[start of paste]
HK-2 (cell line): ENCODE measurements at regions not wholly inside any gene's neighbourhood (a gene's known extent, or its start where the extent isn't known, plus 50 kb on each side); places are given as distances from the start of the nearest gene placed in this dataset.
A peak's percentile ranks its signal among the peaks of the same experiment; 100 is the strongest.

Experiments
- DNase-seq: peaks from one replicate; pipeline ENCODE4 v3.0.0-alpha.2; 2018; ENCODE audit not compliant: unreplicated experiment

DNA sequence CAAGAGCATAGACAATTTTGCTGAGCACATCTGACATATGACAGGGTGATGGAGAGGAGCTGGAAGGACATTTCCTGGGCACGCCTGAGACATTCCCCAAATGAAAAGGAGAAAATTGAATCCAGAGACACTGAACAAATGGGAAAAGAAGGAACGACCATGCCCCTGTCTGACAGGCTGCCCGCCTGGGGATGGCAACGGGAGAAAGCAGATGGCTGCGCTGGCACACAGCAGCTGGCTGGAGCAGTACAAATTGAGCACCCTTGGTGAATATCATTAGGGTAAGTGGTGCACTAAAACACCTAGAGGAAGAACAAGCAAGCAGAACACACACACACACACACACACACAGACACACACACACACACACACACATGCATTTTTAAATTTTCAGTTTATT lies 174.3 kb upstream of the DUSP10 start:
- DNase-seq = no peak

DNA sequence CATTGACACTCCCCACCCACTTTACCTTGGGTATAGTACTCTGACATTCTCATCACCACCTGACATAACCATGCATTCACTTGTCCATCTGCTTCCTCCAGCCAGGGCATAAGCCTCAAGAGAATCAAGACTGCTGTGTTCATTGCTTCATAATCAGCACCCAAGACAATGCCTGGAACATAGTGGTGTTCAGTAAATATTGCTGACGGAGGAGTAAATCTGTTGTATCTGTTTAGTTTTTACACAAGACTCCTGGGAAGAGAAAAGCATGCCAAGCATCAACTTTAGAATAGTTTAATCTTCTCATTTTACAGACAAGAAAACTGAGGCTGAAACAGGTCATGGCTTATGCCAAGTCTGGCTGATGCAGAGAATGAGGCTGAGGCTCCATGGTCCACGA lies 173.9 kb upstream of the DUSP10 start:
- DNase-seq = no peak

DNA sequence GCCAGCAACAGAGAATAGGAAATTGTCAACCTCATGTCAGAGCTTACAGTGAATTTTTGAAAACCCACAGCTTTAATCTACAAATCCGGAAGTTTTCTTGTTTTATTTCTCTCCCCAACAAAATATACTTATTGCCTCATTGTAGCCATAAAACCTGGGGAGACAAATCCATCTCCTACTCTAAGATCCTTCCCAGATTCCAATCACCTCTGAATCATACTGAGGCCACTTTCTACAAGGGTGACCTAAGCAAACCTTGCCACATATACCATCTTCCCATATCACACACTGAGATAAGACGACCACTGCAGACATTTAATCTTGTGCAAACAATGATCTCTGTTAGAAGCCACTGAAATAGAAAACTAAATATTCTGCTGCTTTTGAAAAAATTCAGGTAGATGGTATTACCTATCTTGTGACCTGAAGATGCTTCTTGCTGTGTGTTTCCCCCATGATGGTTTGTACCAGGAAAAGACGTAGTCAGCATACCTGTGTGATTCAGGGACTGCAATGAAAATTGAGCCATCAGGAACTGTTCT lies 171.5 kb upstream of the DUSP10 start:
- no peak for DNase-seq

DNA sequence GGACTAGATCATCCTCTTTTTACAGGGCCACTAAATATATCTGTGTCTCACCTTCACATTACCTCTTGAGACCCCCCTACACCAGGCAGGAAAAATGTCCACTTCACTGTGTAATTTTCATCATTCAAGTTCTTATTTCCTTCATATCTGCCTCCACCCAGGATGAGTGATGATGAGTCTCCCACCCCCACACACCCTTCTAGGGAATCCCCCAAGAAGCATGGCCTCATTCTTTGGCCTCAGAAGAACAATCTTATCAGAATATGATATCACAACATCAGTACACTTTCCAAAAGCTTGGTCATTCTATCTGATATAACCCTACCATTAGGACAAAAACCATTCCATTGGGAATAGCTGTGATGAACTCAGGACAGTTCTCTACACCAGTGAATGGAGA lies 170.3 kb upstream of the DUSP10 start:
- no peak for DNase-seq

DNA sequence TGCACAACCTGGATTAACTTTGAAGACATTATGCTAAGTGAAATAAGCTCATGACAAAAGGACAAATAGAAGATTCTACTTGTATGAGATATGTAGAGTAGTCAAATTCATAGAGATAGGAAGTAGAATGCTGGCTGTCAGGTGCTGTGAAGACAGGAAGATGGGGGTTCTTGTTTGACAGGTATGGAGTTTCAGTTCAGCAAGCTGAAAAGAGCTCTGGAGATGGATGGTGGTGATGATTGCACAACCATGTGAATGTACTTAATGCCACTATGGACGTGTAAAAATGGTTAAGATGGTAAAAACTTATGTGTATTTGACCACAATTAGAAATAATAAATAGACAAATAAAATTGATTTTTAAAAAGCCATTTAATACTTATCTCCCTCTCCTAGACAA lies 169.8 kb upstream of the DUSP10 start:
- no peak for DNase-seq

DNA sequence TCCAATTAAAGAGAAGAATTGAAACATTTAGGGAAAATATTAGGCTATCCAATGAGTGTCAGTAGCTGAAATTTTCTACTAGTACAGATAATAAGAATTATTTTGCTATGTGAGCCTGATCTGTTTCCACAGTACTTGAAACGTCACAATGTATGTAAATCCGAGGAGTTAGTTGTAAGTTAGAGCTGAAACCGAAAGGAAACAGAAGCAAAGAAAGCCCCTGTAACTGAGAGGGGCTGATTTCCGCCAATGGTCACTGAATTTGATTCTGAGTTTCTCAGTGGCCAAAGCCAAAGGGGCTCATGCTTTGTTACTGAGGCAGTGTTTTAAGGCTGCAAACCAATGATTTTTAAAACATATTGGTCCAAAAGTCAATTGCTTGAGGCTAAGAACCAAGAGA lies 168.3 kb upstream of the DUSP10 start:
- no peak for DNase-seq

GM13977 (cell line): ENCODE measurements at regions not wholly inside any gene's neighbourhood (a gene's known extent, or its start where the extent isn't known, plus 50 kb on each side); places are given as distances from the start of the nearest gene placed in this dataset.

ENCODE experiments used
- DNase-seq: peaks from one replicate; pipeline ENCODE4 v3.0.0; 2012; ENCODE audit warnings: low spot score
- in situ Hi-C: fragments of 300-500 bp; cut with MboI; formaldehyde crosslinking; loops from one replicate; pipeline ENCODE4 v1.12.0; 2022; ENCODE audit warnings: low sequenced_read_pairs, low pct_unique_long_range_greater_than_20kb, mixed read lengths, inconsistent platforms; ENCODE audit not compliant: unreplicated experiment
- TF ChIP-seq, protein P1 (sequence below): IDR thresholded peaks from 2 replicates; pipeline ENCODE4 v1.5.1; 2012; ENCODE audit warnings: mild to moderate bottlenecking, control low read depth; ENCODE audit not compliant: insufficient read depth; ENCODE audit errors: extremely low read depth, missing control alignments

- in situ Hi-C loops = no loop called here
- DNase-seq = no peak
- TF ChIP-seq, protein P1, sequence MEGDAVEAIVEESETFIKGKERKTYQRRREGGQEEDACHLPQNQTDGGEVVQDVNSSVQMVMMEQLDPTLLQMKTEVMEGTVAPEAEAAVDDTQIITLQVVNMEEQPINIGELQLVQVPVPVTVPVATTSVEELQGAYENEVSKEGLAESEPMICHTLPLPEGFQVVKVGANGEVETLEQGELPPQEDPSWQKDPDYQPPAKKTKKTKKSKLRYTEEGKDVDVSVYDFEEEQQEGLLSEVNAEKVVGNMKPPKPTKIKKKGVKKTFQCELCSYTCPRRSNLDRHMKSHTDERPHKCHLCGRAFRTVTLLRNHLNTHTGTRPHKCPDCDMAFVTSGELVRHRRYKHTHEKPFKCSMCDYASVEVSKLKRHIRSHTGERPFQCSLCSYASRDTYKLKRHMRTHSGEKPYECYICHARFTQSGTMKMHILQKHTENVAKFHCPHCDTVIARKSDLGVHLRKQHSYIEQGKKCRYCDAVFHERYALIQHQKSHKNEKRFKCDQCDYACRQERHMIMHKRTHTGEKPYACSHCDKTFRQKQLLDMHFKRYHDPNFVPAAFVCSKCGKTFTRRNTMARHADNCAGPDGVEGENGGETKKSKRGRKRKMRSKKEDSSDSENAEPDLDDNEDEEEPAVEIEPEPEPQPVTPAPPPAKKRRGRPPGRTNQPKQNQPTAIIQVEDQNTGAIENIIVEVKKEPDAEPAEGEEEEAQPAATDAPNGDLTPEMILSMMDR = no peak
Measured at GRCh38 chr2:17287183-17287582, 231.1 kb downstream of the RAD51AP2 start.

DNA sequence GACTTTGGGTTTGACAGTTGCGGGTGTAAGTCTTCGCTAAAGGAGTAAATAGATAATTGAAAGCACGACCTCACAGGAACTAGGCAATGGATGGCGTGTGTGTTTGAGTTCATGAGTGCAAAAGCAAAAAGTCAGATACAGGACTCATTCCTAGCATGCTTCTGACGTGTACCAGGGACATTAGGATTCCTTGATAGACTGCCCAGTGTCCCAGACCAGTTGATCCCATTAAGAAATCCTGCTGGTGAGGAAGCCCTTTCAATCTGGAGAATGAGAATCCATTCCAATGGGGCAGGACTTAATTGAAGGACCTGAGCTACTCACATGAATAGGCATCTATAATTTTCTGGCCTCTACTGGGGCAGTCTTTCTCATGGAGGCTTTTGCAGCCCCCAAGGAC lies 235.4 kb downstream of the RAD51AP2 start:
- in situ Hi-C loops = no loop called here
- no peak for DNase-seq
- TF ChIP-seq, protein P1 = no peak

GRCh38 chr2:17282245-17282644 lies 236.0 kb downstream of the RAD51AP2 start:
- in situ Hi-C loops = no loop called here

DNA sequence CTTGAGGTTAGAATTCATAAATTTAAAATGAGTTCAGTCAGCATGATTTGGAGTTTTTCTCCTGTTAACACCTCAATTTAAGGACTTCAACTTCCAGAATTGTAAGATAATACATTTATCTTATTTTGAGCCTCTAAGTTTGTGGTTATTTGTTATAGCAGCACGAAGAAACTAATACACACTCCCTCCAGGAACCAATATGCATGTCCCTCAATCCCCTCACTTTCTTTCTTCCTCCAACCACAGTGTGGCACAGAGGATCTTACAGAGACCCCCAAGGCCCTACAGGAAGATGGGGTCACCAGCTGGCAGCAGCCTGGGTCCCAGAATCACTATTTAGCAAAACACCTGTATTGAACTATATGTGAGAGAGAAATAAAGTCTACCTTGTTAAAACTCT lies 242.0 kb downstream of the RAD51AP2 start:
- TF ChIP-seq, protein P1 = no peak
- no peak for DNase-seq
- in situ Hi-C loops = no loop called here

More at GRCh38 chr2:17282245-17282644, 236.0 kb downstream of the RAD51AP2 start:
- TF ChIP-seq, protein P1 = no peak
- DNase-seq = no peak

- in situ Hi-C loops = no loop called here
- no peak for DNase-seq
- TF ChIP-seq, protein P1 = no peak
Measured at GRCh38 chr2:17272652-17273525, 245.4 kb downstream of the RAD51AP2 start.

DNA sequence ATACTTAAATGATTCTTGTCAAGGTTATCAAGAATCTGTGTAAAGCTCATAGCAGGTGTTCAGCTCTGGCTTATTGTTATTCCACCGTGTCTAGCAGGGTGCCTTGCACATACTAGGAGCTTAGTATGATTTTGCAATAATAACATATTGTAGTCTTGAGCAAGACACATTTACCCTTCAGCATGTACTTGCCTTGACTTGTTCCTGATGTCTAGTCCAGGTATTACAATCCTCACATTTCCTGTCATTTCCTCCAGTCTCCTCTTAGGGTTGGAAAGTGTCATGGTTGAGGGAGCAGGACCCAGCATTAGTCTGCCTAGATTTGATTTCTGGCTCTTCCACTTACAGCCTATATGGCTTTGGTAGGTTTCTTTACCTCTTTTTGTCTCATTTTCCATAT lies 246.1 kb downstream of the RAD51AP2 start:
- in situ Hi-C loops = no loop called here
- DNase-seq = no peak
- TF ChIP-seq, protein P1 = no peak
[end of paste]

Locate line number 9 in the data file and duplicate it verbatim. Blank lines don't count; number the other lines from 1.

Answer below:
DNA sequence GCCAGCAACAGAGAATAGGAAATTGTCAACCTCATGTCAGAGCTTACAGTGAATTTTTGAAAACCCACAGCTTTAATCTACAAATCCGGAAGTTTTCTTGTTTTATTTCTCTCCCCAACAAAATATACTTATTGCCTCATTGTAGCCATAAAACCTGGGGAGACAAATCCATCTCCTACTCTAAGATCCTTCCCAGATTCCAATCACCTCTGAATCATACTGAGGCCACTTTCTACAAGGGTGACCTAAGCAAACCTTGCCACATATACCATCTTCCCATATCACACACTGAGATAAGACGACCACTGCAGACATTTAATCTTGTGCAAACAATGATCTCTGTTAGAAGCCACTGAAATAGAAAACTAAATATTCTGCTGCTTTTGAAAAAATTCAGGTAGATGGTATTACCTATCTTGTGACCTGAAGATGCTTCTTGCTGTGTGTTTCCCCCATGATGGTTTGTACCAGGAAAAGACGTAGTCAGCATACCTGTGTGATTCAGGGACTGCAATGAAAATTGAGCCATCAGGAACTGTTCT lies 171.5 kb upstream of the DUSP10 start: